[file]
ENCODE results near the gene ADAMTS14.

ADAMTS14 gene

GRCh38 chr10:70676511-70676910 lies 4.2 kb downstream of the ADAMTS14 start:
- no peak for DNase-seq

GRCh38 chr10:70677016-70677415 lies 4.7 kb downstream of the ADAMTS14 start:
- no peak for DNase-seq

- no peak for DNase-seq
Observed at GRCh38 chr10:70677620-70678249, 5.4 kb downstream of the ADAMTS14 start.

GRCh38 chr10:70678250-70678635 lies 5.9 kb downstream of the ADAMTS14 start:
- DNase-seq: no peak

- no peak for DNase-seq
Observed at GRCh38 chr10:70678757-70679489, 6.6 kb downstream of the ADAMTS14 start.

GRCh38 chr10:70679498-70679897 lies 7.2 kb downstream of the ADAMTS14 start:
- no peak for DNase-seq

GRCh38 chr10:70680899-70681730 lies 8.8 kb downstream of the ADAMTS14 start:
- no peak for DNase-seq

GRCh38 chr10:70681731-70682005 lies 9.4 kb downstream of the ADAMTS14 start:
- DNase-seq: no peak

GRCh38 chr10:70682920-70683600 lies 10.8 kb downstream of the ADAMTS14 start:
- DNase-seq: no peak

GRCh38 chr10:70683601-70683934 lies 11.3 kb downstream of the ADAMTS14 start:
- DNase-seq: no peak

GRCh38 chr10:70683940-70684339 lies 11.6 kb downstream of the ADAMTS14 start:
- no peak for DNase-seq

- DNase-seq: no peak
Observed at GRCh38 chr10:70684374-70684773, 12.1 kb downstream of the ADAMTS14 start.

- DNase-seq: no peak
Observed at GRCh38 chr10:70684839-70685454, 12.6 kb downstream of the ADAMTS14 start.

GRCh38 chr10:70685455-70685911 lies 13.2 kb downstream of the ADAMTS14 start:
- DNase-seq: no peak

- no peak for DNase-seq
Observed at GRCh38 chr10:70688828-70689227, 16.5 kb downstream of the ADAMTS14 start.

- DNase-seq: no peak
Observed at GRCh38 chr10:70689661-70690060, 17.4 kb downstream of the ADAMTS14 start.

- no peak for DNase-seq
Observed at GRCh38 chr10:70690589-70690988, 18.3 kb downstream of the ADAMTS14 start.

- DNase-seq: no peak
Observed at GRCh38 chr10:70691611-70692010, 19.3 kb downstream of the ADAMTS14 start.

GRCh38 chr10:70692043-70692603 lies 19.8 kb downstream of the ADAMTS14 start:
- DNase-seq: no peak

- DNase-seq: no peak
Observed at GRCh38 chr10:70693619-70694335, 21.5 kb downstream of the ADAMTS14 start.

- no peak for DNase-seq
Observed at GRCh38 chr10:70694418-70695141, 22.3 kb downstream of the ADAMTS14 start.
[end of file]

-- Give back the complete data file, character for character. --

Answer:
ENCODE results near the gene ADAMTS14.

ADAMTS14 gene

GRCh38 chr10:70676511-70676910 lies 4.2 kb downstream of the ADAMTS14 start:
- no peak for DNase-seq

GRCh38 chr10:70677016-70677415 lies 4.7 kb downstream of the ADAMTS14 start:
- no peak for DNase-seq

- no peak for DNase-seq
Observed at GRCh38 chr10:70677620-70678249, 5.4 kb downstream of the ADAMTS14 start.

GRCh38 chr10:70678250-70678635 lies 5.9 kb downstream of the ADAMTS14 start:
- DNase-seq: no peak

- no peak for DNase-seq
Observed at GRCh38 chr10:70678757-70679489, 6.6 kb downstream of the ADAMTS14 start.

GRCh38 chr10:70679498-70679897 lies 7.2 kb downstream of the ADAMTS14 start:
- no peak for DNase-seq

GRCh38 chr10:70680899-70681730 lies 8.8 kb downstream of the ADAMTS14 start:
- no peak for DNase-seq

GRCh38 chr10:70681731-70682005 lies 9.4 kb downstream of the ADAMTS14 start:
- DNase-seq: no peak

GRCh38 chr10:70682920-70683600 lies 10.8 kb downstream of the ADAMTS14 start:
- DNase-seq: no peak

GRCh38 chr10:70683601-70683934 lies 11.3 kb downstream of the ADAMTS14 start:
- DNase-seq: no peak

GRCh38 chr10:70683940-70684339 lies 11.6 kb downstream of the ADAMTS14 start:
- no peak for DNase-seq

- DNase-seq: no peak
Observed at GRCh38 chr10:70684374-70684773, 12.1 kb downstream of the ADAMTS14 start.

- DNase-seq: no peak
Observed at GRCh38 chr10:70684839-70685454, 12.6 kb downstream of the ADAMTS14 start.

GRCh38 chr10:70685455-70685911 lies 13.2 kb downstream of the ADAMTS14 start:
- DNase-seq: no peak

- no peak for DNase-seq
Observed at GRCh38 chr10:70688828-70689227, 16.5 kb downstream of the ADAMTS14 start.

- DNase-seq: no peak
Observed at GRCh38 chr10:70689661-70690060, 17.4 kb downstream of the ADAMTS14 start.

- no peak for DNase-seq
Observed at GRCh38 chr10:70690589-70690988, 18.3 kb downstream of the ADAMTS14 start.

- DNase-seq: no peak
Observed at GRCh38 chr10:70691611-70692010, 19.3 kb downstream of the ADAMTS14 start.

GRCh38 chr10:70692043-70692603 lies 19.8 kb downstream of the ADAMTS14 start:
- DNase-seq: no peak

- DNase-seq: no peak
Observed at GRCh38 chr10:70693619-70694335, 21.5 kb downstream of the ADAMTS14 start.

- no peak for DNase-seq
Observed at GRCh38 chr10:70694418-70695141, 22.3 kb downstream of the ADAMTS14 start.